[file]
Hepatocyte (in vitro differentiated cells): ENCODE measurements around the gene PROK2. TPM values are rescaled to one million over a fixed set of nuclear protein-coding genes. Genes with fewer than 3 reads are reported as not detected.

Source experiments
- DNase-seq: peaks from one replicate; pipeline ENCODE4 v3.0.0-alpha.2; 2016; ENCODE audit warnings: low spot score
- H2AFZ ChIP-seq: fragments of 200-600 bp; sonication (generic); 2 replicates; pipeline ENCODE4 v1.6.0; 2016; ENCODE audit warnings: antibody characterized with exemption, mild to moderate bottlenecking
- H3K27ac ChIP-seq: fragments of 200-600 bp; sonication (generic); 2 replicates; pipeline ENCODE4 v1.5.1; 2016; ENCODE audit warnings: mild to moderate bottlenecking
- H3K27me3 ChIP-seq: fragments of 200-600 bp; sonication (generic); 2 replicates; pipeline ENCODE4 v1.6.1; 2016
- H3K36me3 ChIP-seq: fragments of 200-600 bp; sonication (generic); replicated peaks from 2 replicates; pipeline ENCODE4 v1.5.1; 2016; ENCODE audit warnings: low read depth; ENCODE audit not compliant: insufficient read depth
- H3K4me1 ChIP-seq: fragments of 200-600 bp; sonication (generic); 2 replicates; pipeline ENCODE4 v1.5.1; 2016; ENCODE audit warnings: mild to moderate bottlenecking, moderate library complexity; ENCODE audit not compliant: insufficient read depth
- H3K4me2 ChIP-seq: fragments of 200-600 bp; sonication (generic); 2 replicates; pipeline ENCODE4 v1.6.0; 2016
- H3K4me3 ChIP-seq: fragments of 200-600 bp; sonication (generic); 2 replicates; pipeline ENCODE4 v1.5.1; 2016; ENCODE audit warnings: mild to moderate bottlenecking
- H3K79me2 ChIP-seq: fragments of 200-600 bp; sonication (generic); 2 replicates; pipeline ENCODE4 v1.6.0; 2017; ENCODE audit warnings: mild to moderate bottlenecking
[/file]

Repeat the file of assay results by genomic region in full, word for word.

Hepatocyte (in vitro differentiated cells): ENCODE measurements around the gene PROK2. TPM values are rescaled to one million over a fixed set of nuclear protein-coding genes. Genes with fewer than 3 reads are reported as not detected.

Source experiments
- DNase-seq: peaks from one replicate; pipeline ENCODE4 v3.0.0-alpha.2; 2016; ENCODE audit warnings: low spot score
- H2AFZ ChIP-seq: fragments of 200-600 bp; sonication (generic); 2 replicates; pipeline ENCODE4 v1.6.0; 2016; ENCODE audit warnings: antibody characterized with exemption, mild to moderate bottlenecking
- H3K27ac ChIP-seq: fragments of 200-600 bp; sonication (generic); 2 replicates; pipeline ENCODE4 v1.5.1; 2016; ENCODE audit warnings: mild to moderate bottlenecking
- H3K27me3 ChIP-seq: fragments of 200-600 bp; sonication (generic); 2 replicates; pipeline ENCODE4 v1.6.1; 2016
- H3K36me3 ChIP-seq: fragments of 200-600 bp; sonication (generic); replicated peaks from 2 replicates; pipeline ENCODE4 v1.5.1; 2016; ENCODE audit warnings: low read depth; ENCODE audit not compliant: insufficient read depth
- H3K4me1 ChIP-seq: fragments of 200-600 bp; sonication (generic); 2 replicates; pipeline ENCODE4 v1.5.1; 2016; ENCODE audit warnings: mild to moderate bottlenecking, moderate library complexity; ENCODE audit not compliant: insufficient read depth
- H3K4me2 ChIP-seq: fragments of 200-600 bp; sonication (generic); 2 replicates; pipeline ENCODE4 v1.6.0; 2016
- H3K4me3 ChIP-seq: fragments of 200-600 bp; sonication (generic); 2 replicates; pipeline ENCODE4 v1.5.1; 2016; ENCODE audit warnings: mild to moderate bottlenecking
- H3K79me2 ChIP-seq: fragments of 200-600 bp; sonication (generic); 2 replicates; pipeline ENCODE4 v1.6.0; 2017; ENCODE audit warnings: mild to moderate bottlenecking